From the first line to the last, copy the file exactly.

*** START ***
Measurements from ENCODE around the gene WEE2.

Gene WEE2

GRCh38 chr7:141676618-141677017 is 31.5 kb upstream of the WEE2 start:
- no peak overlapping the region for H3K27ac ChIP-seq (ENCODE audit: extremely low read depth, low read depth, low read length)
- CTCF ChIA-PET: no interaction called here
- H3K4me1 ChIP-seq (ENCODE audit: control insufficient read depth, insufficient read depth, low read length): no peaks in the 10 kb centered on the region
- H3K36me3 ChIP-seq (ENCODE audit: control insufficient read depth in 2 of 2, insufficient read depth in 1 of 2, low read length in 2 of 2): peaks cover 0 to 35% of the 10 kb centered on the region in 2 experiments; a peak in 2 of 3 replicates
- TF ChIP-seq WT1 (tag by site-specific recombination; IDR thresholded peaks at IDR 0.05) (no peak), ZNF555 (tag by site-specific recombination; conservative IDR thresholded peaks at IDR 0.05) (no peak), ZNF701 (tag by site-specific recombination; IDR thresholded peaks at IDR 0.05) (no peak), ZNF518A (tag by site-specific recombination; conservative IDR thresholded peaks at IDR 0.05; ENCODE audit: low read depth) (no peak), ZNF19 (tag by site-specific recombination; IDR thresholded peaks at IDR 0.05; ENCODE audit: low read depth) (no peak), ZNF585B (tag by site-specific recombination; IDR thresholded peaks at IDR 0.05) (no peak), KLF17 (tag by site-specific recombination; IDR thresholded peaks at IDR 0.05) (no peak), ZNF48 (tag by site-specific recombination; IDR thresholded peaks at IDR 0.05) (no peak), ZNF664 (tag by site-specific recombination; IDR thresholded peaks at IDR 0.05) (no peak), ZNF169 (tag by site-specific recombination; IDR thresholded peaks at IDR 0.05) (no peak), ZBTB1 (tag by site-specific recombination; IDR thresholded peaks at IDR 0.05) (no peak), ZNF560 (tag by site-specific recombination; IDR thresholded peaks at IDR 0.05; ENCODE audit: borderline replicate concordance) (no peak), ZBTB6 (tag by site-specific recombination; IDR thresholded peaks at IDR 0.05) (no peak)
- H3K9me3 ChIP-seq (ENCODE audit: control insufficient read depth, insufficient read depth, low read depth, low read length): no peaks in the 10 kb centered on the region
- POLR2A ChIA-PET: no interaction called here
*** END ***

Measurements from ENCODE around the gene WEE2.

Gene WEE2

GRCh38 chr7:141676618-141677017 is 31.5 kb upstream of the WEE2 start:
- no peak overlapping the region for H3K27ac ChIP-seq (ENCODE audit: extremely low read depth, low read depth, low read length)
- CTCF ChIA-PET: no interaction called here
- H3K4me1 ChIP-seq (ENCODE audit: control insufficient read depth, insufficient read depth, low read length): no peaks in the 10 kb centered on the region
- H3K36me3 ChIP-seq (ENCODE audit: control insufficient read depth in 2 of 2, insufficient read depth in 1 of 2, low read length in 2 of 2): peaks cover 0 to 35% of the 10 kb centered on the region in 2 experiments; a peak in 2 of 3 replicates
- TF ChIP-seq WT1 (tag by site-specific recombination; IDR thresholded peaks at IDR 0.05) (no peak), ZNF555 (tag by site-specific recombination; conservative IDR thresholded peaks at IDR 0.05) (no peak), ZNF701 (tag by site-specific recombination; IDR thresholded peaks at IDR 0.05) (no peak), ZNF518A (tag by site-specific recombination; conservative IDR thresholded peaks at IDR 0.05; ENCODE audit: low read depth) (no peak), ZNF19 (tag by site-specific recombination; IDR thresholded peaks at IDR 0.05; ENCODE audit: low read depth) (no peak), ZNF585B (tag by site-specific recombination; IDR thresholded peaks at IDR 0.05) (no peak), KLF17 (tag by site-specific recombination; IDR thresholded peaks at IDR 0.05) (no peak), ZNF48 (tag by site-specific recombination; IDR thresholded peaks at IDR 0.05) (no peak), ZNF664 (tag by site-specific recombination; IDR thresholded peaks at IDR 0.05) (no peak), ZNF169 (tag by site-specific recombination; IDR thresholded peaks at IDR 0.05) (no peak), ZBTB1 (tag by site-specific recombination; IDR thresholded peaks at IDR 0.05) (no peak), ZNF560 (tag by site-specific recombination; IDR thresholded peaks at IDR 0.05; ENCODE audit: borderline replicate concordance) (no peak), ZBTB6 (tag by site-specific recombination; IDR thresholded peaks at IDR 0.05) (no peak)
- H3K9me3 ChIP-seq (ENCODE audit: control insufficient read depth, insufficient read depth, low read depth, low read length): no peaks in the 10 kb centered on the region
- POLR2A ChIA-PET: no interaction called here